RALEIGH: Bars, clubs may be required to have on-call contact - WFLA News Channel 8

Raleigh City Council to look at requiring residential contact for bars, clubs

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Raleigh City Council is looking at ways to deal with noise complaints in areas like Glenwood South. Raleigh City Council is looking at ways to deal with noise complaints in areas like Glenwood South.
RALEIGH, N.C. -

Raleigh City Council is looking at a new way to deal with noise complaints from downtown clubs and bars, especially those in the heavily trafficked Glenwood South area.

City Council is still working on the details, but the proposed solution will likely involve working with a bar or club's mediator rather than directly calling the police.

Most of the homes in the Glenwood South area were constructed long before street became a hot spot for clubs, and of course apartments and condos now border the heavily trafficked road.

But as the area has become increasingly popular, noise and music from outdoor venues and late night hangouts have brought noise complaints from those residents.

"I've been living here for about 10 years and I've grown accustomed to some if it," said long-time resident Sue Miller. "But there are times it's really bad."

The City Council's proposed plan would require businesses to have a 24-hour contact person to take noise complaints without police involvement. If that doesn't solve the issue, a police appointed mediator would step in.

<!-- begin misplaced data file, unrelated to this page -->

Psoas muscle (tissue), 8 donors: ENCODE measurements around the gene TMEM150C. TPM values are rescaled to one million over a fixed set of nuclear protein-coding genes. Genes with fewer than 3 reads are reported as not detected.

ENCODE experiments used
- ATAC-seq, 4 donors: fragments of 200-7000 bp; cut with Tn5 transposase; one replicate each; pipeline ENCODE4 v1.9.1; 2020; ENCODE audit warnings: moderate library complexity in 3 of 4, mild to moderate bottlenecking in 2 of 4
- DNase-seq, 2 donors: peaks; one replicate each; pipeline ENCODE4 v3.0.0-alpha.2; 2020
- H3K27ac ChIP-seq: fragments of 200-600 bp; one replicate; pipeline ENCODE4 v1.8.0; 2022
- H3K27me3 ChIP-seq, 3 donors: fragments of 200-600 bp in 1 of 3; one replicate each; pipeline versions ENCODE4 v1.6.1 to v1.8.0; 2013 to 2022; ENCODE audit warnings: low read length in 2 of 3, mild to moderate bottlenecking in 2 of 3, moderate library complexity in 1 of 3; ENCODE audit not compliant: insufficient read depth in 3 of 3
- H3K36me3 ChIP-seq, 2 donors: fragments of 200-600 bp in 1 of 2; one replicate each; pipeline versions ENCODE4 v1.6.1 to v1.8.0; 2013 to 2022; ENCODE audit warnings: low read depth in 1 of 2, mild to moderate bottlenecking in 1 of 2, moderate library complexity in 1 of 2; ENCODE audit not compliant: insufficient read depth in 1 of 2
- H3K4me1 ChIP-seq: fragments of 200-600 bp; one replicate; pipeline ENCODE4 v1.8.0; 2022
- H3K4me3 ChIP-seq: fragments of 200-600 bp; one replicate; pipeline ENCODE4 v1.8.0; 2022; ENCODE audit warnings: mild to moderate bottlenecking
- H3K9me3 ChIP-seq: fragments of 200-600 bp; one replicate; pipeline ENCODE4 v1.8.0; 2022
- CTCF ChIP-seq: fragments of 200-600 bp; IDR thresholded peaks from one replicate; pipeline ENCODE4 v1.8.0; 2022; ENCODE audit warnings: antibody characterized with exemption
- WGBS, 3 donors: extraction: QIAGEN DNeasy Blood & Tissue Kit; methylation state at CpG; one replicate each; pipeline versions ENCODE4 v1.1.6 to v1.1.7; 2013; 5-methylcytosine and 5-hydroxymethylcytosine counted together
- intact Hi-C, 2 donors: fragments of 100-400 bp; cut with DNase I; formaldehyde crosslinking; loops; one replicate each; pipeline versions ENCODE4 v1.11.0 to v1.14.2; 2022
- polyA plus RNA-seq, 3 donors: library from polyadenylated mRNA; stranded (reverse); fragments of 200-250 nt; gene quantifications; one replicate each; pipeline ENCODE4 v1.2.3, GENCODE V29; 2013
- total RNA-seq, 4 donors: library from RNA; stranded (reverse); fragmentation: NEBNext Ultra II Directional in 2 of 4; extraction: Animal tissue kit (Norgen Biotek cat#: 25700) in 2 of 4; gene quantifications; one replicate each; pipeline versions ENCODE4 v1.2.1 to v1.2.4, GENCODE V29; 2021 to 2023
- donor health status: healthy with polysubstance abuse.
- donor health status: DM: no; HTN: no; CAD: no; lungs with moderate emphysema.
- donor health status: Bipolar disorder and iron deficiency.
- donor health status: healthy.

While some who live in the area say the plan sounds like good idea, others say noise is just part of living in the neighborhood.

"That's what it's like here, and you accept it or else you don't live here," Sukay Koneru said. "I'm OK with it."

Recently a hookah bar off Peace Street became a battle ground of sorts as neighbors complained that rowdy, intoxicated patrons disturbed the otherwise quiet neighborhood well into the morning.

Sahara Hookah Bar doesn't serve alcohol, but it stays open until 4 a.m. on weekends, catering to some of the crowds that let out from the bars in Glenwood South after most of them close at 2 a.m.

To remedy the issue, management made a point to ensure that patrons park only in the bar lot and installed new signs directing patrons where to park. The city also initiated new process for parking permits in the neighborhood.

The City Council's Public Safety Committee will hear more about the plan during its April meeting.

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Steve Sbraccia

Steve is an award-winning reporter for WNCN and former assistant professor. A seasoned professional, Steve is proud to call the Triangle home since 2005 after over two decades in Boston, Mass.  More>>

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